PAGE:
Seacycle – History of the Fife Coast

_20151010_125344“After years of collecting pottery shards, coloured sea-glass, washed up slate and shells, I thought I would try my hand at making something out of it so that other people can have a little piece of history of the Fife Coast.”

Seacycle will be coming down the coast from the East Neuk to Inverkeithing for the INVERKEITHING FESTIVE MAKERS MARKET to show and sell her delightful decorative mosaics and carved sea slates – all with a fascinating history! See Faith on Saturday 12th December, 11AM – 4.30PM, Inverkeithing Civic Centre, Queen Street, KY11 1PA.

There was always an abundance of sea china around the Kirkcaldy area, probably a result of the past history of many pottery works which sadly no longer exist. The earliest history of pottery recorded was about 1610. By the end of the 19th century there were four main potteries, Fife, Kirkcaldy, Rosslyn and Sinclairtown from around 1837-1932. They used a variety of techniques that made functional and decorative ceramics including hand-painting and sponge printing. Lots of the pieces I have found date back over 150 years verified by the finishing.”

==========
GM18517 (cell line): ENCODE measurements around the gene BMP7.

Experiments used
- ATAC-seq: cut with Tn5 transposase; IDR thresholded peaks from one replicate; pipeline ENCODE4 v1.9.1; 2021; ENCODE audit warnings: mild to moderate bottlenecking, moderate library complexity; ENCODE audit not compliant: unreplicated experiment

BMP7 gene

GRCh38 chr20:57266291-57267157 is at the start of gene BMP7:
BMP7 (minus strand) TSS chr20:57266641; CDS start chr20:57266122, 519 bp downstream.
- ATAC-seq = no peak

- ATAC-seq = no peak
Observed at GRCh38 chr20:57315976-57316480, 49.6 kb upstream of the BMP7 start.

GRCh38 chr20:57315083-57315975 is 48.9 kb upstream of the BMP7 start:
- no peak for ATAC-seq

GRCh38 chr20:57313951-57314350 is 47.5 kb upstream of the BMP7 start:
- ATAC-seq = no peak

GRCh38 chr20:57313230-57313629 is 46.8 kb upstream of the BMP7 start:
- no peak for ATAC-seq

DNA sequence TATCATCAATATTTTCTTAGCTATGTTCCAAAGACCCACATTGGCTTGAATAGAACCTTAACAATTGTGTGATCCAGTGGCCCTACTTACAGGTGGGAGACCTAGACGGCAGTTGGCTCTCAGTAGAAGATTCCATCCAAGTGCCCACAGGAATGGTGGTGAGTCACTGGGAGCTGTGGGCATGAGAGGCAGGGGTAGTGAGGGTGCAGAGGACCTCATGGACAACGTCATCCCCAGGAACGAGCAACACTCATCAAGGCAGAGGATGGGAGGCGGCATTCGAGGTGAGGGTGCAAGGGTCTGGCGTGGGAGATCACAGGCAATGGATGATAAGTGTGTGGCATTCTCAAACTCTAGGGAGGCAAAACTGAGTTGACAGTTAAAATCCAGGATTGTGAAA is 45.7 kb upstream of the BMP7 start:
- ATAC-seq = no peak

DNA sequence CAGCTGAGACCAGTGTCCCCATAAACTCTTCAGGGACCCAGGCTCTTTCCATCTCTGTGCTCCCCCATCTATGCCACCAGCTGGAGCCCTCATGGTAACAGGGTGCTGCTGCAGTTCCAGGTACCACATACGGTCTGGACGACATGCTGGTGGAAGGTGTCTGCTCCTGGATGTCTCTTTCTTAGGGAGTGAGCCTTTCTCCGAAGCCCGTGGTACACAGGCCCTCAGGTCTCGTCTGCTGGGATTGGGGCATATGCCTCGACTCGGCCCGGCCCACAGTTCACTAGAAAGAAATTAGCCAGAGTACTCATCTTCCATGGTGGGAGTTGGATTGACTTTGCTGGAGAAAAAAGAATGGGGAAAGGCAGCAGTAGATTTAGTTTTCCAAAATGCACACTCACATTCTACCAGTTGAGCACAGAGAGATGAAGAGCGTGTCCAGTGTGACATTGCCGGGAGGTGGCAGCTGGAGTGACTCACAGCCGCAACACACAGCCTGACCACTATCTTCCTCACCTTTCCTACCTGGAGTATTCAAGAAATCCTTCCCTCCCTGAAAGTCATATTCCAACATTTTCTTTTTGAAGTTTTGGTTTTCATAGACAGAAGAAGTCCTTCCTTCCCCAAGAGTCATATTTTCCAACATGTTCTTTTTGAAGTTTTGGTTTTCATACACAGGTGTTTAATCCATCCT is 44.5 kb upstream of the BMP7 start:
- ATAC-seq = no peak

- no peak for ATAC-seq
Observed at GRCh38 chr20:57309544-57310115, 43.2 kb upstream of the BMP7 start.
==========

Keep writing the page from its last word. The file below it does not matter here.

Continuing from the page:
seacyle close-up



Karen Trotter – “to reveal and make new”

“Textures of tide and time fascinate me. Rust, splintered boats and batteries, driftwood, beaks, bones, bottle tops, feathers, glass, rope and seaweed find their place in my works, re-crafted with mosaic, abstracted in paint.

My art results from the compulsion to comb beaches; to search, to reveal and to make new.”

Karen has participated in Inverkeithing Art Initiative’s previous Art & Craft Markets and we’re delighted to say that her work, which never fails to fascinate and intrigue, will again be available to view and purchase at the ART:JAM on Saturday 12th September at Inverkeithing Civic Centre, Queen Street, 11am-4.30pm..

Karen recently exhibited her work at the Pittenweem Festival 1st-9th August 2015.

Karen Trotter